The Bravest Man: Richard O'Kane and the Amazing Submarine Adventures of the USS Tang
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“There’s no margin for mistakes in submarines. You’re either alive or dead.”
Hailed as the ace of aces, captain Richard O’Kane, winner of the Congressional Medal of Honor for his consummate skill and heroism as a submarine skipper, sank more enemy ships and saved more downed fliers than anyone else.
Now Pulitzer Prize—winning author William Tuohy captures all the danger, the terror, and the pulse-pounding action of undersea combat as he chronicles O’Kane’s wartime career–from his valiant service as executive officer under Wahoo skipper Dudley “Mush” Morton to his electrifying patrols as commander of the USS Tang and his incredible escape, with eight other survivors, after Tang was sunk by its own defective torpedo.
Above all, The Bravest Man is the dramatic story of mavericks who broke the rules and set the pace to become a new breed of hunter/killer submariners who waged a unique brand of warfare. These undersea warriors would blaze their own path to victory–and transform the “Silent Service” into the deadliest fighting force in the Pacific.
phrase: “The war is over.” When the news came, the Japanese guards slaughtered an old horse and carried it with them as they fled the Omori camp, presumably for their homes. But the canny prisoner cooks had scraped out the intestines of the animal. They chopped them up and mixed them with “gyp-corn,” a rough meal fed to pigs. The POWs celebrated the Pacific victory with their horse-gut “dumpo” stew, the first meat any of them had had since arriving in Japan. There were no immediate plans for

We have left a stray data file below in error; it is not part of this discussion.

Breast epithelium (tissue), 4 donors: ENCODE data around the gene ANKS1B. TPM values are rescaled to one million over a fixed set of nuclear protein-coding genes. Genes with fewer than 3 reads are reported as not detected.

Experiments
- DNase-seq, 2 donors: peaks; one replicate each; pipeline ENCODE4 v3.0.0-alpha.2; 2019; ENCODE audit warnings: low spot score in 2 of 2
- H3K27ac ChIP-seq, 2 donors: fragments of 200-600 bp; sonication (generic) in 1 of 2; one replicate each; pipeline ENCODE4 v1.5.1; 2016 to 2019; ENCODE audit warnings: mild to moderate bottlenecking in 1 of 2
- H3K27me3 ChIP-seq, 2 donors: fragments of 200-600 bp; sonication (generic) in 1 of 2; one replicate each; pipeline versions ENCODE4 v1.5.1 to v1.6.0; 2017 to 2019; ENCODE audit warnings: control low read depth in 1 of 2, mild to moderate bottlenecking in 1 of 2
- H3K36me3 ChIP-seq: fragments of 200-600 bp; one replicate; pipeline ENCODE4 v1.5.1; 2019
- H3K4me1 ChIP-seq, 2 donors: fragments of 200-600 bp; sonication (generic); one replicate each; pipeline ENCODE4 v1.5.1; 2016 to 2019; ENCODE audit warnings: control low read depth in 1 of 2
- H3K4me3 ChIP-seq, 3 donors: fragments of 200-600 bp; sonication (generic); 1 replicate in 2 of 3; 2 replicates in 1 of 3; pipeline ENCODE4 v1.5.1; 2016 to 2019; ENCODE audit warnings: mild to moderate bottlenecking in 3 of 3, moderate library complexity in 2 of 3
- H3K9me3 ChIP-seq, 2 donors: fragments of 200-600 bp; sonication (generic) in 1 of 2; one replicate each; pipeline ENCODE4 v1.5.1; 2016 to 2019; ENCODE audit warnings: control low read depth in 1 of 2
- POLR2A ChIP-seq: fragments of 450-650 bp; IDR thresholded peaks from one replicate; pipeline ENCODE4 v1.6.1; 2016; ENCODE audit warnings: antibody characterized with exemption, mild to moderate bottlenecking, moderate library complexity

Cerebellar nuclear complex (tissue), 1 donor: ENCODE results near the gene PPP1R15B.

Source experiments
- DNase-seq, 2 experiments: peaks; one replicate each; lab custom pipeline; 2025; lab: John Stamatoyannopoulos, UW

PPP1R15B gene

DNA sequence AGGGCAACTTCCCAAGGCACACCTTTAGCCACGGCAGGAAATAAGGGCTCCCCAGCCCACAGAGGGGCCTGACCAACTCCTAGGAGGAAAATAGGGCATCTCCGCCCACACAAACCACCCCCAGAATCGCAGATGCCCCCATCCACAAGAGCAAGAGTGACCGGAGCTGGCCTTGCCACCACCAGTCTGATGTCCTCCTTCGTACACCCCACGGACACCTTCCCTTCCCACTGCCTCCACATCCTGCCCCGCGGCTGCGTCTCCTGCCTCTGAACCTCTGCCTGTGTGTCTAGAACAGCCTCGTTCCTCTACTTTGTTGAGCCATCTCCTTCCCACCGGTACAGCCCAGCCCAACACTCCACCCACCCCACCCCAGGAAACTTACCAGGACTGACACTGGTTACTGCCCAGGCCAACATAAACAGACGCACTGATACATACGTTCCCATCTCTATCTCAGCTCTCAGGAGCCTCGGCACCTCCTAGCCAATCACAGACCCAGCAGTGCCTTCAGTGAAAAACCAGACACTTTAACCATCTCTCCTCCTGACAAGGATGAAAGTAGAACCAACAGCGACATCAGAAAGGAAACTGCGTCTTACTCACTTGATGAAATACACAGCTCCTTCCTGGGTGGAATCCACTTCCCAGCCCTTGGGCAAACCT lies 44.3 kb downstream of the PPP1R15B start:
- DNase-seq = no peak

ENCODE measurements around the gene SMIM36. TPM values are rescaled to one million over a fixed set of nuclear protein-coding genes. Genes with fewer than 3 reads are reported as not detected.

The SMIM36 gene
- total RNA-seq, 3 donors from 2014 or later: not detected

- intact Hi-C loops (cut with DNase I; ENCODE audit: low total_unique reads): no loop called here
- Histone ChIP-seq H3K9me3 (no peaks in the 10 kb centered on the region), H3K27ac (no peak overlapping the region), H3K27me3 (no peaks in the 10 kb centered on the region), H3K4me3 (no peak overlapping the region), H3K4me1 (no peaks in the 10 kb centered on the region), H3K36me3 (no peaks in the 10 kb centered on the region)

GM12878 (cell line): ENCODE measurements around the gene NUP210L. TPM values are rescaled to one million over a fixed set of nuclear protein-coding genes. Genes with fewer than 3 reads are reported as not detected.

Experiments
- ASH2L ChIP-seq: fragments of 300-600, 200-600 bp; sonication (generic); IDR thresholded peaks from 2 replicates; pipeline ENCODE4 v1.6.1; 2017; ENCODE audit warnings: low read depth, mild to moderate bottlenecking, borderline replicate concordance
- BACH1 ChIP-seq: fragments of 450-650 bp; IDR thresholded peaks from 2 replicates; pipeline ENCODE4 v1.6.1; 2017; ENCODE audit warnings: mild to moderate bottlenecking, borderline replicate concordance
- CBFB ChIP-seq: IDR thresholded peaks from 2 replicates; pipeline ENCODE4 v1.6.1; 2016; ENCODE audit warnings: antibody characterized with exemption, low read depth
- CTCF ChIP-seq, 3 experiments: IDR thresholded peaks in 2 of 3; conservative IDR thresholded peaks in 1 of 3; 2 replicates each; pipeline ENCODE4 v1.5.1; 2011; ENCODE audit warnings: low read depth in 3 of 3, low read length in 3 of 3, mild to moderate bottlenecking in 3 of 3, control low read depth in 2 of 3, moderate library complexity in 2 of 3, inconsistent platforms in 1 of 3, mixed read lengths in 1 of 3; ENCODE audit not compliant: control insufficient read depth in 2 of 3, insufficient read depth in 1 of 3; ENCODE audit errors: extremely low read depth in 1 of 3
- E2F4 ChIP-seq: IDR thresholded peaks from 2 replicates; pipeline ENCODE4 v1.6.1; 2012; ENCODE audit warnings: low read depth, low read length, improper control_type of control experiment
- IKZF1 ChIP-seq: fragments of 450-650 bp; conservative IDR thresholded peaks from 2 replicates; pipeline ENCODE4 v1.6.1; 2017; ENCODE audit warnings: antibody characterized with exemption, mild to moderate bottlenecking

too frequent task. Several other sub captains were quickly stripped of their commands for not pressing attacks on major enemy forces sighted, particularly in the Philippines, Wake Island, and Midway areas. Some beached skippers went on to surface or shore duty—often serving with distinction, as Wahoo’s Marvin Kennedy did in destroyers and Sailfish’s Mort Mumma did in PT boats, as well as Steve Barchet in the amphibious forces. Others with valuable technical skills remained on the staffs of
the Navy lost an excellent submarine skipper. It was clear to other captains, if not to their superiors, that torpedoes were defective. Skippers were reporting too many perfect set-ups resulting in misses—or in obvious duds when the fish failed to explode against the side of enemy ships. There was concern over the magnetic exploder. Some skippers changed the setting from magnetic to contact, without reporting the change—in effect falsifying their reports in the interest of getting hits. One of
scheduled to depart, Sterling was delighted to receive notice that his request was approved, with an authorization for transfer to San Diego to join the next steno school class in November. Excitedly, Sterling showed Captain Morton the letter. “That’s great news, Yeo,” Morton said. Then he added, “Yeo, I’m going to ask a favor of you.” Sterling’s heart sank. “Yes, sir.” “How’s about you making one more patrol with me? We’ll be back in October. I’ll get you plane transportation back to the
Islands, Tang approached a target that turned out to be a patrol boat. O’Kane preferred to ignore this dangerous small fry in pursuit of a larger, more important target. He soon found it—a big, armed merchantman, identified later as the Fukuyama Maru. As Tang closed, the target ship turned toward the submarine on a zig, too close for the torpedoes to arm. So O’Kane ordered a “dipsy-doodle” maneuver: the submarine turned, pulled away from the target, and then swung back, with the range now